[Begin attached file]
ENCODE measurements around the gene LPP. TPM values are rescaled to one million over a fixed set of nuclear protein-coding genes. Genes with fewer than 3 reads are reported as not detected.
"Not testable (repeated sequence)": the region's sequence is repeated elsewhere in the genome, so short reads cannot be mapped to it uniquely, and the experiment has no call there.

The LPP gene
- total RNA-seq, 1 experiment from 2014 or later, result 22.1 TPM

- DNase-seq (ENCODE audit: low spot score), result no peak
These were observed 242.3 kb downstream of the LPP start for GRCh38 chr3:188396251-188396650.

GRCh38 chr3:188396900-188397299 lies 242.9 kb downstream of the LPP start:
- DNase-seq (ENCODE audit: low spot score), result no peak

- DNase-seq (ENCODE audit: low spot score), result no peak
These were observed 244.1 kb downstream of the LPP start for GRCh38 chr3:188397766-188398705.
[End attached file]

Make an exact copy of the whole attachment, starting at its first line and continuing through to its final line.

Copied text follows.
ENCODE measurements around the gene LPP. TPM values are rescaled to one million over a fixed set of nuclear protein-coding genes. Genes with fewer than 3 reads are reported as not detected.
"Not testable (repeated sequence)": the region's sequence is repeated elsewhere in the genome, so short reads cannot be mapped to it uniquely, and the experiment has no call there.

The LPP gene
- total RNA-seq, 1 experiment from 2014 or later, result 22.1 TPM

- DNase-seq (ENCODE audit: low spot score), result no peak
These were observed 242.3 kb downstream of the LPP start for GRCh38 chr3:188396251-188396650.

GRCh38 chr3:188396900-188397299 lies 242.9 kb downstream of the LPP start:
- DNase-seq (ENCODE audit: low spot score), result no peak

- DNase-seq (ENCODE audit: low spot score), result no peak
These were observed 244.1 kb downstream of the LPP start for GRCh38 chr3:188397766-188398705.